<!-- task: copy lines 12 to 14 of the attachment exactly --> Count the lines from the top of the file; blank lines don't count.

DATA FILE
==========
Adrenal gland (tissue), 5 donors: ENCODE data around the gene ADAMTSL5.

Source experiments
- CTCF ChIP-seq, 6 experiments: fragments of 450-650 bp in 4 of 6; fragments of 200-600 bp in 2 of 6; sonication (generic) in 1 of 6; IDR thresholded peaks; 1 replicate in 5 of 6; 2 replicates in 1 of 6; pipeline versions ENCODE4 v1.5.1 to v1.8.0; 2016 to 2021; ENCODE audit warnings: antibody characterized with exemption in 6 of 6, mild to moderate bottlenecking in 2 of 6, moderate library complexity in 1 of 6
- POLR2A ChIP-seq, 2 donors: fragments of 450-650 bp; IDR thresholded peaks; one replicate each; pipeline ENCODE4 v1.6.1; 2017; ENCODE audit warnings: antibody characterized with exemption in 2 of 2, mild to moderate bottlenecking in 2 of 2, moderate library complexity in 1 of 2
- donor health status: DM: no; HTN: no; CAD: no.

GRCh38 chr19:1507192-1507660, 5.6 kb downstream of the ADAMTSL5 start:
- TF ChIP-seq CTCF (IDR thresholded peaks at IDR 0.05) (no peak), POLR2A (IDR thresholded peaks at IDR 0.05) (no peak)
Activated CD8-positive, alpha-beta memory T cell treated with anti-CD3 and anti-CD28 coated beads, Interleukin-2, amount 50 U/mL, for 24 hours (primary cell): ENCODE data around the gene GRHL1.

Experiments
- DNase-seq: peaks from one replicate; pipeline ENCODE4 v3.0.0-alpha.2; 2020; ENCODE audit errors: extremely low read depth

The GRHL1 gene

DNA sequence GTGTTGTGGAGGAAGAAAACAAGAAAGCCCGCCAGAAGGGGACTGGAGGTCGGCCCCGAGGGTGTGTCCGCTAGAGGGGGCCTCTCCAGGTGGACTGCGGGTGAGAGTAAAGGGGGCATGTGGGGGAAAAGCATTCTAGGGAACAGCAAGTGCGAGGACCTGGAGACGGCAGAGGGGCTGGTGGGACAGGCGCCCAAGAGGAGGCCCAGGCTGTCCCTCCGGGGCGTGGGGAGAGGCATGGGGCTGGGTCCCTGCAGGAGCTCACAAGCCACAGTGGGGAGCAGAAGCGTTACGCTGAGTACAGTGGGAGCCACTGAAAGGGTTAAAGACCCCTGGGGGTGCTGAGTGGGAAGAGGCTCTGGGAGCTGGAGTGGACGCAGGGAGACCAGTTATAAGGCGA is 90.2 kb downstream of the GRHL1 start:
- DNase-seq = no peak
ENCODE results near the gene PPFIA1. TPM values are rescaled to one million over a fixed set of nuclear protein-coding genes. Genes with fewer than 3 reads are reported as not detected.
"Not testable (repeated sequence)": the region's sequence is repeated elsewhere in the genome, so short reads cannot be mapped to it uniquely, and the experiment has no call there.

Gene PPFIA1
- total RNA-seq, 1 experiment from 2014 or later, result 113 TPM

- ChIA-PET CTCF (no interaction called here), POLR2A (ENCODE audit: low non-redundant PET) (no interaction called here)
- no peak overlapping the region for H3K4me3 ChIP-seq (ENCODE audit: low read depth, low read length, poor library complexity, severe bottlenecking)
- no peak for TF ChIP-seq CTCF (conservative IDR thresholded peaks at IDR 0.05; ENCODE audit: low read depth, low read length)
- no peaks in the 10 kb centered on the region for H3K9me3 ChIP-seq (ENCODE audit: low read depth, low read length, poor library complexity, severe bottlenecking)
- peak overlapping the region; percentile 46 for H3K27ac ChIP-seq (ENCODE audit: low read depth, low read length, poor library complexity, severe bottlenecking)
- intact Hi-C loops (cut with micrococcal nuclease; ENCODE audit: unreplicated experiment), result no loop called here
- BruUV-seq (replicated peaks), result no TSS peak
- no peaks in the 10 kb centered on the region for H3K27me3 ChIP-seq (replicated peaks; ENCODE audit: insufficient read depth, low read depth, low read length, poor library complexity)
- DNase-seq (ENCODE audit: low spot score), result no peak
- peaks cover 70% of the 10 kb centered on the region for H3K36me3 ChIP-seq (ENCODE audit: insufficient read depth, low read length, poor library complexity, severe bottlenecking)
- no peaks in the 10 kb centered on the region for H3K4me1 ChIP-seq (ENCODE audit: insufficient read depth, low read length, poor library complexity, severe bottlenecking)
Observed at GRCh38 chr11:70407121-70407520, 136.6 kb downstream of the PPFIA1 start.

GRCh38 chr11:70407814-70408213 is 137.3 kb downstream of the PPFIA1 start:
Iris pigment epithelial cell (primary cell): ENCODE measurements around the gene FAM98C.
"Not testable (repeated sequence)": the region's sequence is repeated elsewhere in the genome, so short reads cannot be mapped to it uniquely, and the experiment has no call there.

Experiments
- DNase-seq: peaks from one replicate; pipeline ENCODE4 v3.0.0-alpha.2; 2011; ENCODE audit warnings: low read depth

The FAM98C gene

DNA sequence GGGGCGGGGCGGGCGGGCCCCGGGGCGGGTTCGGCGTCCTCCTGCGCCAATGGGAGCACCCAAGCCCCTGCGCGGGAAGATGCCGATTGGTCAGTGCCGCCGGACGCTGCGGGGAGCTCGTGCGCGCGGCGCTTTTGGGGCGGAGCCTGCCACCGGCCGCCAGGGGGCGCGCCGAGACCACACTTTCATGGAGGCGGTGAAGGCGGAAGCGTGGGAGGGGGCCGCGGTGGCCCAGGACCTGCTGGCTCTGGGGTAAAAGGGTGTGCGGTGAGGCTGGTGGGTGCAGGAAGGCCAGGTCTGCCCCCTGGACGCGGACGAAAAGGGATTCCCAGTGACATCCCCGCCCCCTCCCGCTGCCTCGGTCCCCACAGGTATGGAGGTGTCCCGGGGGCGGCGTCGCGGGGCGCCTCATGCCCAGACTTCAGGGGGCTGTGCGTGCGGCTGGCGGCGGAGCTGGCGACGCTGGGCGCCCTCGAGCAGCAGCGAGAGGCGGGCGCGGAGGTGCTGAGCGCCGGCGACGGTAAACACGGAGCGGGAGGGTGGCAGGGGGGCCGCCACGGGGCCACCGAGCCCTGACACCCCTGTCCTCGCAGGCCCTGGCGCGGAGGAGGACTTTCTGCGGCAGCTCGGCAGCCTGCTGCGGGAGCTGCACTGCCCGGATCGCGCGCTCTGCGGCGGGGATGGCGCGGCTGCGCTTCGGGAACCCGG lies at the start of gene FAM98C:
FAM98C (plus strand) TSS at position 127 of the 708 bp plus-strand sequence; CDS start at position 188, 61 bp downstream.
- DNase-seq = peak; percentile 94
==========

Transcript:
DNA sequence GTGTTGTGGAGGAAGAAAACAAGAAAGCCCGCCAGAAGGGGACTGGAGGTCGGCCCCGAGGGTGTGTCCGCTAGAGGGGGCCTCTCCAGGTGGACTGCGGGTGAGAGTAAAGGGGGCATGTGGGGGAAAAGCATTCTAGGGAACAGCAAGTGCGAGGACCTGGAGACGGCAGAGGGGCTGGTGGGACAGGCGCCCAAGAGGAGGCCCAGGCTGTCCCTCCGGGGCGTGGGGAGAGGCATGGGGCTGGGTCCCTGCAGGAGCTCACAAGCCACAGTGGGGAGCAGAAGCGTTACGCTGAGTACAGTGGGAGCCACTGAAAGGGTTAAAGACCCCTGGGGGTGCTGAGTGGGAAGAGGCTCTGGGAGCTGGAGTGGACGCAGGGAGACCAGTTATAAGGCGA is 90.2 kb downstream of the GRHL1 start:
- DNase-seq = no peak
ENCODE results near the gene PPFIA1. TPM values are rescaled to one million over a fixed set of nuclear protein-coding genes. Genes with fewer than 3 reads are reported as not detected.